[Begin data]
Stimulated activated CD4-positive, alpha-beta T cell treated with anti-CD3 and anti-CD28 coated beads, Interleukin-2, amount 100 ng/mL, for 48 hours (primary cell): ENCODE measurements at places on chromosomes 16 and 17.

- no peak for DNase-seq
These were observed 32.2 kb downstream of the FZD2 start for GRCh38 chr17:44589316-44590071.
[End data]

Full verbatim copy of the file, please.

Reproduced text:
Stimulated activated CD4-positive, alpha-beta T cell treated with anti-CD3 and anti-CD28 coated beads, Interleukin-2, amount 100 ng/mL, for 48 hours (primary cell): ENCODE measurements at places on chromosomes 16 and 17.

- no peak for DNase-seq
These were observed 32.2 kb downstream of the FZD2 start for GRCh38 chr17:44589316-44590071.